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"It gives the other teams problems," Williams said. "He always has a great game plan, and we're extremely bought into it. ... You've got a guy like me at 255 [pounds], you've got a guy like [Eric] Gregory that's 270. ... We may not make the play all the time, but I just know for a fact our linebackers will correct it and our corners will get it corrected."

Pittman said Odom and the defensive staff scheme up their fronts specifically for each opponent.

"I was talking to Tre Williams last week and he said, 'You know it's kind of amazing how we can line up in this look, that look, this look and all of us believe this is the way we're going to stop our opponent if we'll play hard, we'll play fast and we'll run to the football.'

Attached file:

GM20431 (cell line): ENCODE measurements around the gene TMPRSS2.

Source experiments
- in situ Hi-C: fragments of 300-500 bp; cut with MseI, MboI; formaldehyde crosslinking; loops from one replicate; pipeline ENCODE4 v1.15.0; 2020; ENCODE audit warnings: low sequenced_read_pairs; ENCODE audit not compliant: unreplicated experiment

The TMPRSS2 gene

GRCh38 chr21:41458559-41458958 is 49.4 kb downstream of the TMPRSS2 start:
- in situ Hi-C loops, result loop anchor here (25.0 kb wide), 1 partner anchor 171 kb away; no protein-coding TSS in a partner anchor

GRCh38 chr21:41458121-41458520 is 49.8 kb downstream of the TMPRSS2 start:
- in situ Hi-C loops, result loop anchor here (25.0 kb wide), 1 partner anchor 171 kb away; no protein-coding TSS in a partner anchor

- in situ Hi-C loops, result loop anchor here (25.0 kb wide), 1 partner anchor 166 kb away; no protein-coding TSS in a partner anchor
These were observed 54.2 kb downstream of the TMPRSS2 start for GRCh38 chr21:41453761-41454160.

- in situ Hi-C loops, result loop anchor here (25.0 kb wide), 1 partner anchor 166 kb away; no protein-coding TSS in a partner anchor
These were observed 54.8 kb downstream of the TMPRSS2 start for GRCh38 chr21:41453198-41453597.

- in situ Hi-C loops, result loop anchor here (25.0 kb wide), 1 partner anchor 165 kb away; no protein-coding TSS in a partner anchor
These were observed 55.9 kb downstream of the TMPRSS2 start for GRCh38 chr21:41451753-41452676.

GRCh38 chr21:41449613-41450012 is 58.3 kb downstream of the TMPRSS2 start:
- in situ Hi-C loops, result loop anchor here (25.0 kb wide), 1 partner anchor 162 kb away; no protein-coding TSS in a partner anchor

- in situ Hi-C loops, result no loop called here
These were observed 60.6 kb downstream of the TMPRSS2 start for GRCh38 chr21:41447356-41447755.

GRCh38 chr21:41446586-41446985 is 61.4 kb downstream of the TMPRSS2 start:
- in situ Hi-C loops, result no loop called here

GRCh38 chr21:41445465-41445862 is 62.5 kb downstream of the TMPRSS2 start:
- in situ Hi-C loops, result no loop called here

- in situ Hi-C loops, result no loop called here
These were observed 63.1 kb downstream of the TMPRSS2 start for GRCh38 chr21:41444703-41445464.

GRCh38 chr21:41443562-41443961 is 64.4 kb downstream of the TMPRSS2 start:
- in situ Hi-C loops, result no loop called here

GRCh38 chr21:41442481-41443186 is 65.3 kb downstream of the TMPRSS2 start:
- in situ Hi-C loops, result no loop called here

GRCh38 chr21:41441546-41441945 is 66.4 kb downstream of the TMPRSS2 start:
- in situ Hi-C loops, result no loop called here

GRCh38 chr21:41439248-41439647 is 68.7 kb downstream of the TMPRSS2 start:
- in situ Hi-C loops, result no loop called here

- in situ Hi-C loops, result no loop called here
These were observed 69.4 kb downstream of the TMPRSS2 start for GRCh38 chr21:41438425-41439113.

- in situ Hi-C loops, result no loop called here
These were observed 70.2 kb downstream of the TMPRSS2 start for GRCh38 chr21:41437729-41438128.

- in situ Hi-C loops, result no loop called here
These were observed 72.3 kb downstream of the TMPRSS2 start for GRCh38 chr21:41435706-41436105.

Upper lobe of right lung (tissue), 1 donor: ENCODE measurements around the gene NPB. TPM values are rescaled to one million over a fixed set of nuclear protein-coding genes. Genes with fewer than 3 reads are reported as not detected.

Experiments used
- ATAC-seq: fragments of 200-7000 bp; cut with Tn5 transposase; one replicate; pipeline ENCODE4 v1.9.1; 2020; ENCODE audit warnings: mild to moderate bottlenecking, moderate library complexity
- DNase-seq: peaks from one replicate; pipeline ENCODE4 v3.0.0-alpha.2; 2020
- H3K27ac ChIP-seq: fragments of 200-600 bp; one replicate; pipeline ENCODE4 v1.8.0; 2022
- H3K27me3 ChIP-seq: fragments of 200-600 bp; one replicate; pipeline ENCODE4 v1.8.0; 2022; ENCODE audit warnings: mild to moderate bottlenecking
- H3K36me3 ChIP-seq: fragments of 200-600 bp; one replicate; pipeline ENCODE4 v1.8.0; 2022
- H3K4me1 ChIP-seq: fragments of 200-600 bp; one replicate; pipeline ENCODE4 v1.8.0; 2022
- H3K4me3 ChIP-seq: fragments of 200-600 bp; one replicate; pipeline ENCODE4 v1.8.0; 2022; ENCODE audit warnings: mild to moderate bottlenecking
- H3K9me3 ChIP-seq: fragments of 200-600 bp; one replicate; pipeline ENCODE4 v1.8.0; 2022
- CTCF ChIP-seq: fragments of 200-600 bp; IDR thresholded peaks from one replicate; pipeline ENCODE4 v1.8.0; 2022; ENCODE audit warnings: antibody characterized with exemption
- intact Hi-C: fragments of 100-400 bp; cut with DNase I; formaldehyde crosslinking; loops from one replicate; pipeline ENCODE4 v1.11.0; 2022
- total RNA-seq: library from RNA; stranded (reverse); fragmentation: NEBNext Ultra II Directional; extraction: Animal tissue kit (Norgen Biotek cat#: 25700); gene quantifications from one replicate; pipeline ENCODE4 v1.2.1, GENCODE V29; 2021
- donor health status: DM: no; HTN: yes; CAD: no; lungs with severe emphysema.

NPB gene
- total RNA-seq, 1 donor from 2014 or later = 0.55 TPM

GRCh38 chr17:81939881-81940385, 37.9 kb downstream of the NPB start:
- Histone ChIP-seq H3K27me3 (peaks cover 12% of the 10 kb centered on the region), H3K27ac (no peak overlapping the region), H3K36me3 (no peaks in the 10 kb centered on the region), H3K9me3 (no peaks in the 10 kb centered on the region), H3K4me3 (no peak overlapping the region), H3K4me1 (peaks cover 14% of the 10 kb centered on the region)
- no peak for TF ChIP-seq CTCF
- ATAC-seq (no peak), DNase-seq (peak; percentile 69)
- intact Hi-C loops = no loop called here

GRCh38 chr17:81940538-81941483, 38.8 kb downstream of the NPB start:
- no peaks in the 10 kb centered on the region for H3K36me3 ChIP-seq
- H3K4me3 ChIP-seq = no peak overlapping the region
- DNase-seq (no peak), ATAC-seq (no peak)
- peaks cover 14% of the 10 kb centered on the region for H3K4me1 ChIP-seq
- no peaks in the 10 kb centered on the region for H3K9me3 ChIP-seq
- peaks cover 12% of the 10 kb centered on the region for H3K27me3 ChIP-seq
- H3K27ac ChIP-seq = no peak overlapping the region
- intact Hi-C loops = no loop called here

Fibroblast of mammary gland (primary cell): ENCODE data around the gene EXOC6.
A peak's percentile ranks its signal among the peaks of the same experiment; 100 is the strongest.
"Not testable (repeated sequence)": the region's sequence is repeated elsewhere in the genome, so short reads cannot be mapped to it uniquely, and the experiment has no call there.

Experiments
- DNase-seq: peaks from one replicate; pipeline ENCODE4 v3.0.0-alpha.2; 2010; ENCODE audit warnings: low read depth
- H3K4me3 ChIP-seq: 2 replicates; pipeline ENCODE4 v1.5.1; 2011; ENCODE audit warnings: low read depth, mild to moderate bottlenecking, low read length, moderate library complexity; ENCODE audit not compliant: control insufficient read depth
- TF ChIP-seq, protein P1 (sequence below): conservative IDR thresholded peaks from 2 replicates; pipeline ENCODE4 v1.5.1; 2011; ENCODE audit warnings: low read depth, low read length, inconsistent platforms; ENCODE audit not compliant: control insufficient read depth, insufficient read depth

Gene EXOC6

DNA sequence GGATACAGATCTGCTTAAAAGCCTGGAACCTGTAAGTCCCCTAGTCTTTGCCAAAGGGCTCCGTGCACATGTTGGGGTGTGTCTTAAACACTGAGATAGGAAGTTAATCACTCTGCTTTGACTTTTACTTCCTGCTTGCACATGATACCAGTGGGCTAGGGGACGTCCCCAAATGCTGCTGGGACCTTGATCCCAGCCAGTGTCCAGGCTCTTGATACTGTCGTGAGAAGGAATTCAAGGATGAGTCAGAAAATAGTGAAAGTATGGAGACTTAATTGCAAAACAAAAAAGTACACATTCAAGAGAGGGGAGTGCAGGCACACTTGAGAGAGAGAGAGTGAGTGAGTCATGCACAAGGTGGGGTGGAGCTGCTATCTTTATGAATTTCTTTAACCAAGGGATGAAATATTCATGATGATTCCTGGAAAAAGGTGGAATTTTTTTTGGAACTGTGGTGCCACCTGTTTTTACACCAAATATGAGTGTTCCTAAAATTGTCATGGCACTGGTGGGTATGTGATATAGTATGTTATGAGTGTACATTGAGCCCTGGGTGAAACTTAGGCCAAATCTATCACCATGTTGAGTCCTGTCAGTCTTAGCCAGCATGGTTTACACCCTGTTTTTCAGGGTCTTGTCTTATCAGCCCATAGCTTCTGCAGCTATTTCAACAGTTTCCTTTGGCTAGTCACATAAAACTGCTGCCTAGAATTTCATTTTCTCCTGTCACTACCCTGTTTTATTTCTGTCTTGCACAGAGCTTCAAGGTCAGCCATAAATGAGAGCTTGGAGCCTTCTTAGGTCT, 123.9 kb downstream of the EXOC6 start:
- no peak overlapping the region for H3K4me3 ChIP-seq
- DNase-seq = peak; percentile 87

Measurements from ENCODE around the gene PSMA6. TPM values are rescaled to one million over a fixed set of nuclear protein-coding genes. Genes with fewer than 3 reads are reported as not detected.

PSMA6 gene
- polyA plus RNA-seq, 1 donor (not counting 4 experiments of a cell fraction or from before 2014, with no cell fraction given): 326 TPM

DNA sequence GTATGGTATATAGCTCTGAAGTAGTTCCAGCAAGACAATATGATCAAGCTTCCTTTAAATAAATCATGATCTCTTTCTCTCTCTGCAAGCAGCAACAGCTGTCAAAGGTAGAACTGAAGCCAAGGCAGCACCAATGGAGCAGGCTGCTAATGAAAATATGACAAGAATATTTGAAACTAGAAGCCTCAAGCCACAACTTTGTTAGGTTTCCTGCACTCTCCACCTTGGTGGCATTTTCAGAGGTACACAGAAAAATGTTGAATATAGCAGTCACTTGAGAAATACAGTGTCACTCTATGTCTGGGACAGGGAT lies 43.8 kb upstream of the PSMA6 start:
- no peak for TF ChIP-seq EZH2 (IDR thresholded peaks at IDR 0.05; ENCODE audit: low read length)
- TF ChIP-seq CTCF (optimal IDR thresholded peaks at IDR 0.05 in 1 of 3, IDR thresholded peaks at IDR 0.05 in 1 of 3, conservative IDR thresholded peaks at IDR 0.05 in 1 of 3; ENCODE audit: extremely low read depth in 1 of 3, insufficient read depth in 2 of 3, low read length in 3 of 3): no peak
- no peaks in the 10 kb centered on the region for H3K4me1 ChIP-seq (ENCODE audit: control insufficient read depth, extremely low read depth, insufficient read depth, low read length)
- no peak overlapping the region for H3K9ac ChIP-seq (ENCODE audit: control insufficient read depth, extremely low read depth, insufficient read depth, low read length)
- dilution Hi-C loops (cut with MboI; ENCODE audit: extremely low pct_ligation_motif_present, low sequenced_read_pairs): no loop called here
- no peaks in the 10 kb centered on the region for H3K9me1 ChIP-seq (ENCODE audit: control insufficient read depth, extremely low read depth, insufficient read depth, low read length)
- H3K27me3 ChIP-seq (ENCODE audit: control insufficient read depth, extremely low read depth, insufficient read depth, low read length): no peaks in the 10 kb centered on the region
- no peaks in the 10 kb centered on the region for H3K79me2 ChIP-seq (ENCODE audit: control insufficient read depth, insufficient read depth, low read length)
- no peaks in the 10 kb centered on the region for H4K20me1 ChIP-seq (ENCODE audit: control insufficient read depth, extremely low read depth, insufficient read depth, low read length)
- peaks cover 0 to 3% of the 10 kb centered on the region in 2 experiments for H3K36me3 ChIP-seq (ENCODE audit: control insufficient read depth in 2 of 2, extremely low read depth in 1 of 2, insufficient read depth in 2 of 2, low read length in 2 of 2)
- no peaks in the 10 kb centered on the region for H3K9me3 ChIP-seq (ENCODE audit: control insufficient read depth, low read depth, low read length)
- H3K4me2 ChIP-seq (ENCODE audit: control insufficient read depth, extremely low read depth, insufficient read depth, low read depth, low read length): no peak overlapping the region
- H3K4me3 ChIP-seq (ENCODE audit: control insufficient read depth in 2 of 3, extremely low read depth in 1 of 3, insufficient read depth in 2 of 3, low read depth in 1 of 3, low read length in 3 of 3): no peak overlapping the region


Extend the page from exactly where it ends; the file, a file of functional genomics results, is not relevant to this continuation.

Added Smart, "They're an extremely tough prep because of the way they play. It's just different, I can't explain it, you would have to watch the tape. Their kids play extremely hard, extremely physical, the strain is enormous. ... But I can't say that we make people left-handed as much as they do."

Arkansas cornerback LaDarrius Bishop said, "It's just the way we run to the ball, our coverages, it's so strong, it's kind of hard for a quarterback to just get a ball away because our D-Line is eating up front.

"We're gonna take care of our part in the back end, so we just work together as one and that's how we make everything happen."

Arkansas' ability to get pass pressure and limit the run game with a three-man front dictated the course of last week's game.

Texas A&M Coach Jimbo Fisher said the Aggies wanted to take deep shots but the Hogs' defense prevented them.